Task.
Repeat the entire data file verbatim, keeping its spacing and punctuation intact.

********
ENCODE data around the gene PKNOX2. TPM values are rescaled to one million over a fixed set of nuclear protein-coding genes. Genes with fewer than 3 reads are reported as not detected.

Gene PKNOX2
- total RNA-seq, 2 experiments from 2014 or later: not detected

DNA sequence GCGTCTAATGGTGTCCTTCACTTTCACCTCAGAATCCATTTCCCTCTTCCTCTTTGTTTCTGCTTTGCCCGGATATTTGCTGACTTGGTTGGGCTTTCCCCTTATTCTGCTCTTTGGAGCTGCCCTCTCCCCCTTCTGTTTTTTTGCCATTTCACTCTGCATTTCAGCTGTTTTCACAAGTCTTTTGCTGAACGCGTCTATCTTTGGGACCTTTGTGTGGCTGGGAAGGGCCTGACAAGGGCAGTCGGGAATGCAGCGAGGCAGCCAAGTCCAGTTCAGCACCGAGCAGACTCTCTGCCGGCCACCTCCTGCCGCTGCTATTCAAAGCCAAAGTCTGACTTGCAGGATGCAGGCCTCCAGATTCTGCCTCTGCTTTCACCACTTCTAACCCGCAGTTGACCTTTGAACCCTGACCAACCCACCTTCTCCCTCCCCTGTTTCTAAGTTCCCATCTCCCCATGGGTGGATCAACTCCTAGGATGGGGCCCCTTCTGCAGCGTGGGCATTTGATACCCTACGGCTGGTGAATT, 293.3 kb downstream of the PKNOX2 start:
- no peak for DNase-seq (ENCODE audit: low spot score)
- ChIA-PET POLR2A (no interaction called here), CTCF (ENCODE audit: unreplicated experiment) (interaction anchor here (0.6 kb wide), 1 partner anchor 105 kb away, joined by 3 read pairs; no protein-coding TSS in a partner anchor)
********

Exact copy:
ENCODE data around the gene PKNOX2. TPM values are rescaled to one million over a fixed set of nuclear protein-coding genes. Genes with fewer than 3 reads are reported as not detected.

Gene PKNOX2
- total RNA-seq, 2 experiments from 2014 or later: not detected

DNA sequence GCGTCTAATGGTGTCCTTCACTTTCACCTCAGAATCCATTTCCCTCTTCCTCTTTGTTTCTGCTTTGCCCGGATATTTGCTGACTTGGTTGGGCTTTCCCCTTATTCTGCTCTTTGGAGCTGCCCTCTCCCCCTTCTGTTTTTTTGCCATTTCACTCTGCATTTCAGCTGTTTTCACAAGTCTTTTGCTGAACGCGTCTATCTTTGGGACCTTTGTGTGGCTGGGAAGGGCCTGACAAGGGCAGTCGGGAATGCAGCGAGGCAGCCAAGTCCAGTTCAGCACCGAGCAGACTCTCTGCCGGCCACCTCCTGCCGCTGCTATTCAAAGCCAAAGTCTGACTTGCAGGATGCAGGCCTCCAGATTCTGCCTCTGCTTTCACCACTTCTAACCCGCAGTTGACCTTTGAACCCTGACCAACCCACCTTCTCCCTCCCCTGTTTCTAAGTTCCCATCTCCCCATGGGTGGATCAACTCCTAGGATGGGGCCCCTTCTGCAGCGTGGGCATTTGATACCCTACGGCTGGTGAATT, 293.3 kb downstream of the PKNOX2 start:
- no peak for DNase-seq (ENCODE audit: low spot score)
- ChIA-PET POLR2A (no interaction called here), CTCF (ENCODE audit: unreplicated experiment) (interaction anchor here (0.6 kb wide), 1 partner anchor 105 kb away, joined by 3 read pairs; no protein-coding TSS in a partner anchor)